Expert stresses desilting of dams to meet water needs

Published April 28, 2019
ARIF Hasan speaks at FUUAST on Saturday.—White Star
ARIF Hasan speaks at FUUAST on Saturday.—White Star

KARACHI: “There has not been much thought given to the silting issue when speaking of dams here. The capacity in Mangla and Tarbela dams has decreased in the last 40 years due to silting. So are we to build a new dam every 40 years due to this?” said architect and town planner Arif Hasan during his inaugural speech at the Water Conference titled ‘Political Economy and Issues of Water Management’ organised by the Irtiqa Institute of Social Sciences at the Dr Abdul Qadeer Khan Auditorium of the Federal Urdu University of Arts, Science and Technology here on Saturday.

He also said that there was also the issue of the Indus delta, which is also going into the background these days. “Some engineers believe that the water which flows into the sea is wasted. And no one is challenging this notion anymore. A former chief justice also thought so and said that he won’t let a drop of water be wasted this way. He even went further by saying that those who were against the building of new dams were enemies of the state,” he said.

Coming to a third issue regarding water here, he said that around 92 to 95 per cent of water in Pakistan was being used by the agriculture sector and the population of this country of about 200 million was fast growing. “Then what will we do when the population needs will increase and they will need more water? Where will they get water from? Therefore, water conservation is also needed,” he said.

‘No one is challenging the notion that the water flowing into the sea is wasted’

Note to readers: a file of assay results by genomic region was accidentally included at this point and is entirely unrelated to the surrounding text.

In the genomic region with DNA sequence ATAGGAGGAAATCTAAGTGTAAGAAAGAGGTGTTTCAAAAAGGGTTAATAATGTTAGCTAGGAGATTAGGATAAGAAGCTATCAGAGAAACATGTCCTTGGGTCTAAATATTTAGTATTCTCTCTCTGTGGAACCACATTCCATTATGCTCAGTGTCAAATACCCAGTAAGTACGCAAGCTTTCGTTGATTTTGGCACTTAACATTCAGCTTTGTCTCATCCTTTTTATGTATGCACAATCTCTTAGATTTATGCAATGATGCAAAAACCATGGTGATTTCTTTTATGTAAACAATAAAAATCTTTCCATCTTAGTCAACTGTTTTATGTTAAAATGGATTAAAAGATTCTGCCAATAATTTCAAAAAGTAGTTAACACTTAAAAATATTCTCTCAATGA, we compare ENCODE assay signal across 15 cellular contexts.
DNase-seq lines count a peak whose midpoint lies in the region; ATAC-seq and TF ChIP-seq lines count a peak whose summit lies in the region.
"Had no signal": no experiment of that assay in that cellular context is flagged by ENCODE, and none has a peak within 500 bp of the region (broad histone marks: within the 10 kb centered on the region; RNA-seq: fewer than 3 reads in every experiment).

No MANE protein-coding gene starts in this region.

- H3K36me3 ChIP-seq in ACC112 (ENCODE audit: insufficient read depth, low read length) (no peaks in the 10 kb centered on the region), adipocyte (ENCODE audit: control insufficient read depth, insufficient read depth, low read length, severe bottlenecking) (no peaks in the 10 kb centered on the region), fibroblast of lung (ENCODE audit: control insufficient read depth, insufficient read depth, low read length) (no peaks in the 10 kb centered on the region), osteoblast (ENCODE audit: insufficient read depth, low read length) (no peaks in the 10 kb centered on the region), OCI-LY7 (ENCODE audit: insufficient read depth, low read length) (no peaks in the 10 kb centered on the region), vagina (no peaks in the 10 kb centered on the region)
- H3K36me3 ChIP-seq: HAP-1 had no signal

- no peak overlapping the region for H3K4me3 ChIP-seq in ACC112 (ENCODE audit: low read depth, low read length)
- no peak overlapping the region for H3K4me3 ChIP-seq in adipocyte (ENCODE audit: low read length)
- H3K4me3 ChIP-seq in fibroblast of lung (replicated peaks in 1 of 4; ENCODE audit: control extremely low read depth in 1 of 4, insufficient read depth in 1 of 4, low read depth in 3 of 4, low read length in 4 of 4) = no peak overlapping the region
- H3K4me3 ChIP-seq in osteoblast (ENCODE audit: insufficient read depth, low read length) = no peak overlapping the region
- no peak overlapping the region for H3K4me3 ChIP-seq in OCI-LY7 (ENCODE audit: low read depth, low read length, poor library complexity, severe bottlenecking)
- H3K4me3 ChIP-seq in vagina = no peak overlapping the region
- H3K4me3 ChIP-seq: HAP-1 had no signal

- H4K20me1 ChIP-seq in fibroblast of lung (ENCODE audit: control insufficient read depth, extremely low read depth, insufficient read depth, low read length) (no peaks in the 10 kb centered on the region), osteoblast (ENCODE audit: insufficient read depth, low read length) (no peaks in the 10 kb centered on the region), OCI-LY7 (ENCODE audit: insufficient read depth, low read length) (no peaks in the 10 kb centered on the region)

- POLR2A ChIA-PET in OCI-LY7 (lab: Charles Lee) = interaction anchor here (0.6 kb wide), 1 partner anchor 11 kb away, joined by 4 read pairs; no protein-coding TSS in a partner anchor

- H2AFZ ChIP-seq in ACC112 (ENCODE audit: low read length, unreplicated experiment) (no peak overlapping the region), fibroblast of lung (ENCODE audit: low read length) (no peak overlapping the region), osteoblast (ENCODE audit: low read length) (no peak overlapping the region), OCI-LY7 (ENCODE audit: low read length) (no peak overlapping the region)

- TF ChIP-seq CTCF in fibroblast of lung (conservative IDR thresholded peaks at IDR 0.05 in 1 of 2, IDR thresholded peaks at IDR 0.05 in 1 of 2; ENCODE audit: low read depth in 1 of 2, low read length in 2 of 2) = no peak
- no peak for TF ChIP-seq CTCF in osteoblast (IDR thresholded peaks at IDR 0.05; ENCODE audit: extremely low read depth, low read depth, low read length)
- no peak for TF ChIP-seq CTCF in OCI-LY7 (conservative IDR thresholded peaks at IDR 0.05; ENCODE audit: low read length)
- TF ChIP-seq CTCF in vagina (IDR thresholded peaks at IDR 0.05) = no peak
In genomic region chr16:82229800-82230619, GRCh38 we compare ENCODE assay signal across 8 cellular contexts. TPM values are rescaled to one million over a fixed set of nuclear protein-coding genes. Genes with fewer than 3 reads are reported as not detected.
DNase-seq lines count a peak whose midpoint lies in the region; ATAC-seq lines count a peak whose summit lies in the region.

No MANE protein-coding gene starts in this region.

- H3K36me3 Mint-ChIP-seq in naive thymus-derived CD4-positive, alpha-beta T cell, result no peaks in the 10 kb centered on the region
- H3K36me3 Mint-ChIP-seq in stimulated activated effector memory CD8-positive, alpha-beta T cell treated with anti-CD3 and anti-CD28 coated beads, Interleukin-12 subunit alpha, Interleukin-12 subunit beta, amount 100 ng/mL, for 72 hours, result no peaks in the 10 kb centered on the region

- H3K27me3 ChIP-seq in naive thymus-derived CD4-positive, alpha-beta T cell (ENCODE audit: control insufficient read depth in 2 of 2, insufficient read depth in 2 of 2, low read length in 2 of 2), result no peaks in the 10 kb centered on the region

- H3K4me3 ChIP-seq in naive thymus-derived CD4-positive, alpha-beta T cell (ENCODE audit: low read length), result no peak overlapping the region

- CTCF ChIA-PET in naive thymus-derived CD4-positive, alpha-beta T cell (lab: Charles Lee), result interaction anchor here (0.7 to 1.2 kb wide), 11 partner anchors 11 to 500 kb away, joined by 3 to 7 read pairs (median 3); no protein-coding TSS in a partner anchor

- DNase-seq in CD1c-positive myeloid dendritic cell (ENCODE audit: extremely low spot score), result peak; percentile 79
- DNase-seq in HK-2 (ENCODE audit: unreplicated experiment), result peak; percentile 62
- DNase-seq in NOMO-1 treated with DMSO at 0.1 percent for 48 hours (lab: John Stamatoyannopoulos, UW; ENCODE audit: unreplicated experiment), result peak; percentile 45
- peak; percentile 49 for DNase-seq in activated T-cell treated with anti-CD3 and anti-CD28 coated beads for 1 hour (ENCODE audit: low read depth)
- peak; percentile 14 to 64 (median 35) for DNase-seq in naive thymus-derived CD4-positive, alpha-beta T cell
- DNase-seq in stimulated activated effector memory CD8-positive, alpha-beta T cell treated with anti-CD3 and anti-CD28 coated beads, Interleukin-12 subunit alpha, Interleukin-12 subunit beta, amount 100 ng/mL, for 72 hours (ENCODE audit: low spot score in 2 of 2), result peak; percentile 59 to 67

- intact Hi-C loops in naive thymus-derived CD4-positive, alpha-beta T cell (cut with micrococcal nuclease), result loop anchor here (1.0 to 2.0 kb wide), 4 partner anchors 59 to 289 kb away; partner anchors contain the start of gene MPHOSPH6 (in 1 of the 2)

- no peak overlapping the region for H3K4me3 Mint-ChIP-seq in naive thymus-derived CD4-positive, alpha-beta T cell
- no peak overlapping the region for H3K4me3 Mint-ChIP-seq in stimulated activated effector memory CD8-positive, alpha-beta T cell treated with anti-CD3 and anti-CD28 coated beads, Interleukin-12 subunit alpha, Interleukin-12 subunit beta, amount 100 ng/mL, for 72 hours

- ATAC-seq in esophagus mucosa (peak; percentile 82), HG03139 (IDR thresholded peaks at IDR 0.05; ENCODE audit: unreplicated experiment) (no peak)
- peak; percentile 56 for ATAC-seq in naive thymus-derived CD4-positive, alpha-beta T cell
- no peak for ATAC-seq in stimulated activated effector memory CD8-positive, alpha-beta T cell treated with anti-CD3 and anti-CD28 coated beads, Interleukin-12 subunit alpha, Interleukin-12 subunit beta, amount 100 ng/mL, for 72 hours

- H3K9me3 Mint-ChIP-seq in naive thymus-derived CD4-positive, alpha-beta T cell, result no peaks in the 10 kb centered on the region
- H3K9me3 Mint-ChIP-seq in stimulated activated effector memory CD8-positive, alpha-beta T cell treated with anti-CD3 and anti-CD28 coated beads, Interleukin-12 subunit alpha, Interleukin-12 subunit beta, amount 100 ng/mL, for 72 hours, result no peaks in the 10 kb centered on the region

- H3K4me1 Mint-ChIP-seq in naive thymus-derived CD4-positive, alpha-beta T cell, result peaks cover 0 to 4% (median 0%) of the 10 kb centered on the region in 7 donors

He also said that as a fourth issue, the underground water table was going down for which there was a huge need for proper water management, coming to things such as regulating of water pumping, storing rainwater, water rationing in cities with bulk metering, etc, which needed maintenance budgets and infrastructure investment.

Executive director of Roots for Equity Dr Azra Talat Sayeed spoke about ‘Understanding water dynamics’. Sharing figures, she said that the total water of the world added up to around 1,359 million cubic kilometres comprising mostly of ocean and inland seas. “Around 97.2pc of the water is ocean and inland seawater while the fresh water is 2.8pc. And three-fourths of the fresh water is in the glaciers,” she said. “But this ratio has been disrupted and our water reservoirs are at risk. Therefore that talk of dams.”

Environmentalist and researcher Nasir A. Panhwar, speaking about ‘Sea intrusion and the delta’ said that all over the world, rivers naturally flowed into the sea. But out here it was the sea flowing into the Indus delta. “The Indus delta is a unique coastal system where the sea and river meet, where the soil is very fertile due to the accumulation of silt from the river for thousands of years. But after the diversion of the upstream water the amount of silt has become less while bringing up various threats to the delta,” he pointed out while explaining about the 17 major creaks starting from the Gizri Creek to Sir Creek in the delta.

“Due to the diversion there is less freshwater flow in the delta now and an intrusion of the sea, a man-made disaster,” he said. “And because of the sea intrusion, the land is losing its fertility.”

Earlier, Dr Huma Ghaffar, Irtiqa’s president, said that water was essential, whether for livelihoods, health, food security or general economic development. “In Pakistan, population growth, elite capture of public benefits, rapid urbanisation and shifts in production and consumption patterns have placed unprecedented stress on water resources,” she said. “Coupled with institutional, operational, and governance failures, increasing pressure over water use and misuse is fostering domestic discord.”

Economist Dr Kaiser Bengali, Abrar Kazi, Mansoor Raza, Idris Rajput, Irshad Bohio, Hassan Abbas, Rubina Abro and Kaleem Durrani also spoke.

Published in Dawn, April 28th, 2019

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